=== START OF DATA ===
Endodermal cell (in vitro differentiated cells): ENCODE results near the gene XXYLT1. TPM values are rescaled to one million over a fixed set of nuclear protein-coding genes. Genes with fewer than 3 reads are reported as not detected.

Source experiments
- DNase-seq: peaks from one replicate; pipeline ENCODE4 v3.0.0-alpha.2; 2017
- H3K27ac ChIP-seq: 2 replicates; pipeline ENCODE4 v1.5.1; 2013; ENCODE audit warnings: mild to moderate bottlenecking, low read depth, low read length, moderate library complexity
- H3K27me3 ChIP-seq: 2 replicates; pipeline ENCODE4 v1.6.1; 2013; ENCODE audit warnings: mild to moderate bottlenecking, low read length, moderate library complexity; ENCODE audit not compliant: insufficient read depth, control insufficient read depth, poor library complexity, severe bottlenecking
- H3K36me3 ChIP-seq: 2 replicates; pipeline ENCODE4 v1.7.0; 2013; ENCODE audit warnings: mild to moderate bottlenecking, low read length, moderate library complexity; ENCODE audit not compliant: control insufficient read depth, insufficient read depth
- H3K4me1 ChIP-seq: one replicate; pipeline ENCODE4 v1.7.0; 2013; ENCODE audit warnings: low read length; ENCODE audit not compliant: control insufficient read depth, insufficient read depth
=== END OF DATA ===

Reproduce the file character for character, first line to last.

Endodermal cell (in vitro differentiated cells): ENCODE results near the gene XXYLT1. TPM values are rescaled to one million over a fixed set of nuclear protein-coding genes. Genes with fewer than 3 reads are reported as not detected.

Source experiments
- DNase-seq: peaks from one replicate; pipeline ENCODE4 v3.0.0-alpha.2; 2017
- H3K27ac ChIP-seq: 2 replicates; pipeline ENCODE4 v1.5.1; 2013; ENCODE audit warnings: mild to moderate bottlenecking, low read depth, low read length, moderate library complexity
- H3K27me3 ChIP-seq: 2 replicates; pipeline ENCODE4 v1.6.1; 2013; ENCODE audit warnings: mild to moderate bottlenecking, low read length, moderate library complexity; ENCODE audit not compliant: insufficient read depth, control insufficient read depth, poor library complexity, severe bottlenecking
- H3K36me3 ChIP-seq: 2 replicates; pipeline ENCODE4 v1.7.0; 2013; ENCODE audit warnings: mild to moderate bottlenecking, low read length, moderate library complexity; ENCODE audit not compliant: control insufficient read depth, insufficient read depth
- H3K4me1 ChIP-seq: one replicate; pipeline ENCODE4 v1.7.0; 2013; ENCODE audit warnings: low read length; ENCODE audit not compliant: control insufficient read depth, insufficient read depth